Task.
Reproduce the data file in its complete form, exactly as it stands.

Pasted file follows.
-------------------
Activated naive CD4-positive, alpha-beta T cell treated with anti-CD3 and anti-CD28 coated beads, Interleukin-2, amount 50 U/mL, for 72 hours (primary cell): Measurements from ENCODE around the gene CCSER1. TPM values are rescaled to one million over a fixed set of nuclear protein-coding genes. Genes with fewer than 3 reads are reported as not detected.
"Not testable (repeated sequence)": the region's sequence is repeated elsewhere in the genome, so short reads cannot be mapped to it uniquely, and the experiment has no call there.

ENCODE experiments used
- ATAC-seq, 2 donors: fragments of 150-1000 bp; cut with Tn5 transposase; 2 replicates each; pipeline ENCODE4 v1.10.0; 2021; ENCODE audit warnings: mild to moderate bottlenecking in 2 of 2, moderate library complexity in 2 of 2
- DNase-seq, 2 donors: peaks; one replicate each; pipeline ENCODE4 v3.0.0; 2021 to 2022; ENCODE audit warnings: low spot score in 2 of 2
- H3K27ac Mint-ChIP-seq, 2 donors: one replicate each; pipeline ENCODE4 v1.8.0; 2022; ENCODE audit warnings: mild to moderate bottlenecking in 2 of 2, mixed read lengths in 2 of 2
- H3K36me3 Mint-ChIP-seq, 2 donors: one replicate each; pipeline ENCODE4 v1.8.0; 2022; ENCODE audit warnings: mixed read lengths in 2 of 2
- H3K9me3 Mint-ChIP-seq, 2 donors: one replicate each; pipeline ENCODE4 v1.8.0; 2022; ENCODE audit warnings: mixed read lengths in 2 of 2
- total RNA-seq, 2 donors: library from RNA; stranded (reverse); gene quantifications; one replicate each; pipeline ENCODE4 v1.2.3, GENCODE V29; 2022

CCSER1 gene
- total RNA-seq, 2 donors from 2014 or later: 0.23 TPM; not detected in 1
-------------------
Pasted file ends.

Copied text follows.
Activated naive CD4-positive, alpha-beta T cell treated with anti-CD3 and anti-CD28 coated beads, Interleukin-2, amount 50 U/mL, for 72 hours (primary cell): Measurements from ENCODE around the gene CCSER1. TPM values are rescaled to one million over a fixed set of nuclear protein-coding genes. Genes with fewer than 3 reads are reported as not detected.
"Not testable (repeated sequence)": the region's sequence is repeated elsewhere in the genome, so short reads cannot be mapped to it uniquely, and the experiment has no call there.

ENCODE experiments used
- ATAC-seq, 2 donors: fragments of 150-1000 bp; cut with Tn5 transposase; 2 replicates each; pipeline ENCODE4 v1.10.0; 2021; ENCODE audit warnings: mild to moderate bottlenecking in 2 of 2, moderate library complexity in 2 of 2
- DNase-seq, 2 donors: peaks; one replicate each; pipeline ENCODE4 v3.0.0; 2021 to 2022; ENCODE audit warnings: low spot score in 2 of 2
- H3K27ac Mint-ChIP-seq, 2 donors: one replicate each; pipeline ENCODE4 v1.8.0; 2022; ENCODE audit warnings: mild to moderate bottlenecking in 2 of 2, mixed read lengths in 2 of 2
- H3K36me3 Mint-ChIP-seq, 2 donors: one replicate each; pipeline ENCODE4 v1.8.0; 2022; ENCODE audit warnings: mixed read lengths in 2 of 2
- H3K9me3 Mint-ChIP-seq, 2 donors: one replicate each; pipeline ENCODE4 v1.8.0; 2022; ENCODE audit warnings: mixed read lengths in 2 of 2
- total RNA-seq, 2 donors: library from RNA; stranded (reverse); gene quantifications; one replicate each; pipeline ENCODE4 v1.2.3, GENCODE V29; 2022

CCSER1 gene
- total RNA-seq, 2 donors from 2014 or later: 0.23 TPM; not detected in 1